GENO WASHINGTON needs little introduction to the UK Soul/Mod scene. In his heyday, 1966-68, he was, reputedly, the highest-paid performer and certainly THE most indemand live act in UK club-land. At the time, it was very much the trend for upcoming white pop/rock bands to murder American R&B and Soul songs, but with Geno you got the real deal, the closest you’d ever get to hearing Wilson Pickett or Otis Redding live.
Geno was born William Francis Washington in Evansville, Indiana, 21st December, 1943 to very humble beginnings. He grew up fast and tough before discovering and embracing his natural afinity with music, rhythm and dance. As a teen, he played horn in the high-school marching band alongside his close friend Timmy Thomas. He changed his name to Geno – because he thought it would impress the girls – and, after leaving high-school, joined the airforce marching band and was transferred to England, arriving in East Anglia a week before his 18th birthday.
Geno performed with local bands in and around the Ipswich area, eventually teaming up with Pete Gage’s Ram Jam Band in late ’65, and they quickly made a name for themselves with their medley-inspired, adenalin-fuelled live shows. Within months, they had signed to the Pye Records label ‘Piccadilly’ and scored a Top 40 hit with their finger-clickin’ debut single “Water”. A few minor hits followed, including their admirable cover, the C.O.D.’s Chicago anthem “Michael”, but the crowning glory was their album Hand Clappin’, Foot Stompin’, Funky Butt… Live, which reached No.5 and remained in the U.K. pop charts for a staggering 38 weeks. A second live album followed, Hipsters, Flipsters And Finger Poppin’ Daddies, which also broke the Top 10 and spent a further three months on the chart. During this flurry of recording, Geno and the Band laid down their version of “If This Is Love (I’d Rather Be Lonely)”, originally cut by The Precisions earlier in 1967. The song probably came to their attention via one of the many publishers based on Denmark Street, London’s Tin Pan Alley, but, for whatever reason at the time, it remained in the can and has eluded a vinyl release ever since… UNTIL NOW!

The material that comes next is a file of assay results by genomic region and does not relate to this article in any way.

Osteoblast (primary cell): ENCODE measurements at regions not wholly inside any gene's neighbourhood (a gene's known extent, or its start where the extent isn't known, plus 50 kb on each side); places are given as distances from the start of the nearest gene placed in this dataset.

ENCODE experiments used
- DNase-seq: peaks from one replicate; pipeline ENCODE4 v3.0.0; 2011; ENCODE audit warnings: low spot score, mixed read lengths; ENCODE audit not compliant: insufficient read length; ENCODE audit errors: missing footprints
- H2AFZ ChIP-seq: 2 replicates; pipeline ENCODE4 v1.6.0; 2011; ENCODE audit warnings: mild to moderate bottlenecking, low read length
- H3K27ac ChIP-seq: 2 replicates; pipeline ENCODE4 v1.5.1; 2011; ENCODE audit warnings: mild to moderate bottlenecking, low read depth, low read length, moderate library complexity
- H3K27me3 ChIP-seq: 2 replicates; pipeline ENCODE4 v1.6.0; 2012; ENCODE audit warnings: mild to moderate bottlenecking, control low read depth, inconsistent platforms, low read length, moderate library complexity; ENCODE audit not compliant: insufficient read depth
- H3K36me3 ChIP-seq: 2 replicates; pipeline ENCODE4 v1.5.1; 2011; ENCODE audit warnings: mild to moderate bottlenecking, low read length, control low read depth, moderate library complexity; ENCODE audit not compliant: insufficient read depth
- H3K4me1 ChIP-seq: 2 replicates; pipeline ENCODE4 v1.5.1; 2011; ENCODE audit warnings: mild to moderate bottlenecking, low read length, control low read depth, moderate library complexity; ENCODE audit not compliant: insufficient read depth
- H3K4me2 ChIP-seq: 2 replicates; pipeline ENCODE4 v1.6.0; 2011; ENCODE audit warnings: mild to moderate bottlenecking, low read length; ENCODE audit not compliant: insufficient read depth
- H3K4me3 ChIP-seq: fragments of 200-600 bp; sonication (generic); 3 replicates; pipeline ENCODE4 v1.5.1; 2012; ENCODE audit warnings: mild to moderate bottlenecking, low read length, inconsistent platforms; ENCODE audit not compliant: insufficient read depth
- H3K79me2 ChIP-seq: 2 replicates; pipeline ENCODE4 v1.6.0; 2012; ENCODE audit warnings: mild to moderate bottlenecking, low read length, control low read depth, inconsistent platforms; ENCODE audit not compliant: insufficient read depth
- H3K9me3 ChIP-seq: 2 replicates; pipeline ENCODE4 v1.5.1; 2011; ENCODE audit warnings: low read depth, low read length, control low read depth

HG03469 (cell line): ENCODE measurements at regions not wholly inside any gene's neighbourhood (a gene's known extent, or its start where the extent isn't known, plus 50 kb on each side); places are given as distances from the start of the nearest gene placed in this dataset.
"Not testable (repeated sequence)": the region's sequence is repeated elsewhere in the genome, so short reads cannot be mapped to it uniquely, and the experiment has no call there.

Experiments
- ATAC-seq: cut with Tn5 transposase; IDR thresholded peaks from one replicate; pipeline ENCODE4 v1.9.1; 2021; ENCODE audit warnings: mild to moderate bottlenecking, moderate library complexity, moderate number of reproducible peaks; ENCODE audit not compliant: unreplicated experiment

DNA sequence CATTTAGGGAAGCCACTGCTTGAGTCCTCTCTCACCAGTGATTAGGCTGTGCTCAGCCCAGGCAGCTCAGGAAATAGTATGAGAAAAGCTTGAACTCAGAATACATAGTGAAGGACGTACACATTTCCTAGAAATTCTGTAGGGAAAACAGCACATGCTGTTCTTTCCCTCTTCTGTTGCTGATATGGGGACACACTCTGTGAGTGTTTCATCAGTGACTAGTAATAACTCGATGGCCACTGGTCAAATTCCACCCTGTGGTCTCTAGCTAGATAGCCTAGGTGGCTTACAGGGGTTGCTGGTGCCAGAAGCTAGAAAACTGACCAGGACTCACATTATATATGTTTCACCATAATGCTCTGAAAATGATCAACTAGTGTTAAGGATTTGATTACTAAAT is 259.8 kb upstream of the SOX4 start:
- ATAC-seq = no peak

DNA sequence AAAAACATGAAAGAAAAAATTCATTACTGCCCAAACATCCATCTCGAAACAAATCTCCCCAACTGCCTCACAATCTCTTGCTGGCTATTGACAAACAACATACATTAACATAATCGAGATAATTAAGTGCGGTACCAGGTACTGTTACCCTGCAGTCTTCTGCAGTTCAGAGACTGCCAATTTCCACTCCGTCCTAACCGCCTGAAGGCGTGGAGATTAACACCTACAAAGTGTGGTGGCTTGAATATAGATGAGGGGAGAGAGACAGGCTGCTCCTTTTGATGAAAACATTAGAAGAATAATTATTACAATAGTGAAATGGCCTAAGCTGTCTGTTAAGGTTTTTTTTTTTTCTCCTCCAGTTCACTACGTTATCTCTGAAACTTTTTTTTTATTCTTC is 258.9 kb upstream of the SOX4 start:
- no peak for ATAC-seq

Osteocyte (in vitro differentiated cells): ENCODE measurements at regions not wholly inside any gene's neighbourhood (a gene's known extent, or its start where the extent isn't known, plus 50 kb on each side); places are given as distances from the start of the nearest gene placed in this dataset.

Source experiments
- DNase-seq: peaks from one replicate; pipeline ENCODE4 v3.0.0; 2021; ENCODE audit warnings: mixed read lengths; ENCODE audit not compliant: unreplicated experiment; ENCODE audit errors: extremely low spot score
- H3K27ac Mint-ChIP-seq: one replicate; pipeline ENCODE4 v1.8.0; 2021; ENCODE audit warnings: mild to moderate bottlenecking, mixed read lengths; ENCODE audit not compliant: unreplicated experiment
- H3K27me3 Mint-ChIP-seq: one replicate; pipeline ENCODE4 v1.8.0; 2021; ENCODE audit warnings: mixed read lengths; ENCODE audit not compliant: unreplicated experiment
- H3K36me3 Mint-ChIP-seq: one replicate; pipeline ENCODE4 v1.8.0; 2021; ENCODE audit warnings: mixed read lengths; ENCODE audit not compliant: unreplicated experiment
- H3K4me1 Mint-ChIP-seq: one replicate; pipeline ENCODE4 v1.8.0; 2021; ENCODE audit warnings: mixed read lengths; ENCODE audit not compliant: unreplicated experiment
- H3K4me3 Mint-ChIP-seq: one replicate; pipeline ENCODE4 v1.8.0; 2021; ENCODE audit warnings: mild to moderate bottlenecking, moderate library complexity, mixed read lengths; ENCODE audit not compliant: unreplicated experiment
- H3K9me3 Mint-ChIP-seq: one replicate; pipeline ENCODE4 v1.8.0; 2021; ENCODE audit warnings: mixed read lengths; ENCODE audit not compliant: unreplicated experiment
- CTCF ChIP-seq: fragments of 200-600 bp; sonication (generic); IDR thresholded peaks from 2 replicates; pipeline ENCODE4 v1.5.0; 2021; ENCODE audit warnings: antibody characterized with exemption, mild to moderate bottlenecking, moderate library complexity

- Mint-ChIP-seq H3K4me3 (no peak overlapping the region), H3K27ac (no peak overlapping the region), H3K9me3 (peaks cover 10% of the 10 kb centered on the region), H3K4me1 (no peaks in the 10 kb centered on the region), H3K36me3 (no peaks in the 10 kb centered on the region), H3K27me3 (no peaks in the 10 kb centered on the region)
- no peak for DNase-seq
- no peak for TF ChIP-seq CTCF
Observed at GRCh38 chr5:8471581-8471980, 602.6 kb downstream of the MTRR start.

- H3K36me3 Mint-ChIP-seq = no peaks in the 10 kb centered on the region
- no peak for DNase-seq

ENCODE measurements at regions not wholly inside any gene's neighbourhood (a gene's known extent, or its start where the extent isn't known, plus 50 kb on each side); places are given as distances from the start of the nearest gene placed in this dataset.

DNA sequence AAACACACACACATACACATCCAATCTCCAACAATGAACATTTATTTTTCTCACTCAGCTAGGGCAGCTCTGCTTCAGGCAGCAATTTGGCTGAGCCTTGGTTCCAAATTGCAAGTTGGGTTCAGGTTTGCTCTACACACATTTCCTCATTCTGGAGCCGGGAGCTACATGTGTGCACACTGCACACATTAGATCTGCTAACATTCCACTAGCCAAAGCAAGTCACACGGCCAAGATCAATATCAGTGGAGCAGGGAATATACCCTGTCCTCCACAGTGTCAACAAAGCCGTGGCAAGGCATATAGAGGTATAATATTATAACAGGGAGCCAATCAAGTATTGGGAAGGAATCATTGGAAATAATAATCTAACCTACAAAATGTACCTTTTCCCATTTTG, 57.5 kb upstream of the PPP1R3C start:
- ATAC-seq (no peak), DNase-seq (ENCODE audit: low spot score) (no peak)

Which leads us nicely into our double-A side “The Drifter”, another Pye recording that has languished, unreleased, until now. The song, a true Northern Soul icon, was originally recorded in America in 1965 by Ray Pollard for United Artists. It scored a UK release the same year where it was picked up by Long John Baldry, who cut a very credible version on his album Looking At Long John Baldry and also a highly collectable United Artists single.
Baldry was a favourite figure on the UK club scene, often performing alongside Geno and other Pye acts such as Jimmy James and The Vagabonds. It’s little wonder then that the song caught the ear of Pye’s A&R department and was recorded by the unknown Stuart Smith, who has had to wait over 50 years for his 2 minutes and 54 seconds of fame!
Two fabulous reasons to make this one of the top reissue 45s of 2021!
IN STOCK NOW.